Knowing how to use your gun safely is especially important when it comes to handguns.
There are a multitude of different handgun mechanisms-all of which have their very own,
specific operating procedure.

Ensure your gun is safe to operate.


Even if you purchased a brand new gun, it is your responsibility to ensure the gun will
operate as expected. This can only be accomplished by taking your handgun out to a
range and putting through a rigorous series of tests to ensure it maintains consistency
when firing.

Know the correct ammunition your gun will accept

.
Each firearm accepts a limited amount of ammunition size, powder, and bullet caliber. Use only the ammunition that the
gun was designed to use, which is stamped on the side of the barrel for easy identification. Never fire your gun unless you
are sure you have the right ammunition, the correct caliber, and the correct amount of gunpowder in which the gun is rated.

Using the correct ammunition for your gun is especially important with revolvers and semi-automatic pistols. There are a
number of cartridges that have the same dimensions which will fit in different guns, and yet, produce a strikingly different
result when fired. The amount of gunpowder contained in the cartridge can and will, make a difference in the guns
operation. Be sure you have only the correct amount of gun powder in the ammunition you will be using!

At the Range, Wear Eye and Ear Protection at all times.


Absent a concealed carry scenario/encounter, responsible gun owners always wear the appropriate

eye and ear

protection

suitable for the firearm they are using. Most prescription glasses are adequate for eye protection, but we
suggest speaking with your optometrist before assuming your prescription classes are adequate for target shooting.

Guns produce a large noise when they discharge their bullet-even the smaller, .22 caliber handgun will produce a loud
noise that is uncomfortable for the ears to sustain. We suggest electronic ear protection no matter the caliber gun you
use. Electronic ear protection is explicitly designed to protect your hearing from a variety of gun calibers-not just the one
you use. If you are at the range shooting a .22 caliber gun and the person next to you is shooting a .357; you will notice a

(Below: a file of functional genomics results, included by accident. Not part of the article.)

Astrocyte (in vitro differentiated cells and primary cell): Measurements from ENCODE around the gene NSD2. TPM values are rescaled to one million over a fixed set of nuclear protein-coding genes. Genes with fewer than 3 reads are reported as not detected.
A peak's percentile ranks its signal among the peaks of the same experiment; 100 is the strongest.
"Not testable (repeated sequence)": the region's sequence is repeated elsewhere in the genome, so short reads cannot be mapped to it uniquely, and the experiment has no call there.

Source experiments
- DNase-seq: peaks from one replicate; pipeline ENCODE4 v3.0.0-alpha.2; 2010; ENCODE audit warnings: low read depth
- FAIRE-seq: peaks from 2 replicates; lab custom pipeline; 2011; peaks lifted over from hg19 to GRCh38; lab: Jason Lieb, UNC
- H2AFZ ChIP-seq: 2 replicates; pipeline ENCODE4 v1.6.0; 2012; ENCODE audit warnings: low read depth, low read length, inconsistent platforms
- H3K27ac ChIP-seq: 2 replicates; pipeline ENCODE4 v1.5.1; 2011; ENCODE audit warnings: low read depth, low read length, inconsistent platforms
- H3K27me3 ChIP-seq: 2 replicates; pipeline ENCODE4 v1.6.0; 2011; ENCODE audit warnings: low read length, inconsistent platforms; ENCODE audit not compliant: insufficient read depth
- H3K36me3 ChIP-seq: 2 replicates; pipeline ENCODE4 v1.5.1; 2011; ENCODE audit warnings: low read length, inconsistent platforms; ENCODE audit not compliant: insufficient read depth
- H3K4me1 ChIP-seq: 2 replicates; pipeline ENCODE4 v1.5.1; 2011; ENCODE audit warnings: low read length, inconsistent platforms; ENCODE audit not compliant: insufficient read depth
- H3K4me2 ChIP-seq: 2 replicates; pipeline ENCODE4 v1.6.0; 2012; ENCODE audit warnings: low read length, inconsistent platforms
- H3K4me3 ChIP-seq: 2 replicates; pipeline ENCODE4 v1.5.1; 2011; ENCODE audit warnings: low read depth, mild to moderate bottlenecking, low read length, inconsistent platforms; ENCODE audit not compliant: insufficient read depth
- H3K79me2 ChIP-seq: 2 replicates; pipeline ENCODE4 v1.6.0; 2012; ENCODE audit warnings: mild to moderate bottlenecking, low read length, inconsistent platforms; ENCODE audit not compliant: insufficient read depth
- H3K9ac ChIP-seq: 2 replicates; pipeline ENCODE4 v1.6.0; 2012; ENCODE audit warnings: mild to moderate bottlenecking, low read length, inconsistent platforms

difference when the guns discharge, especially when they are discharging rounds next to you.

Never us alcohol, drugs, or prescription medicines while shooting.


It goes without saying, drugs and alcohol impair your ability to operate machinery, tools, vehicles, and just about anything
else. Prescription drugs can be moderately acceptable provided they do not impair your ability to operate your firearm
safely-for example, heart, kidney, or liver medication. If you are taking any medication that impairs your ability to operate
machinery, do not participate in any shooting activity until you are capable in doing so in a safe and efficient manner.

If it's not on your person, it's locked in a safe! 
Safe storage of a firearm is a HUGE RESPONSIBILITY! Do not allow anyone who
is not properly trained, under aged, or not responsible in any way, shape, or form, or who
appears to be mentally unstable to have access to your guns-ever!  Even if it’s your
own children, teenager, or an adult member in the home-keep your firearms locked
up -- away from unauthorized users! Many of the famous shooting sprees in the past, and
unfortunately in the future, can and could have been prevented by having firearms safely
secured.


Contact Level 1 Firearms Training
There is no need to attend a harsh, military-style firearms training course.  Level 1 provides dedicated, caring professionals who
want to keep you, your loved ones, and your community safe and sound. Our classes are taught in a casual, fear-free environment
that fosters learning and personal growth. Let us know how we can help you fullfill your firearms education needs.
Call
208-957-6900
To schedule your next class or Home Safety Inspection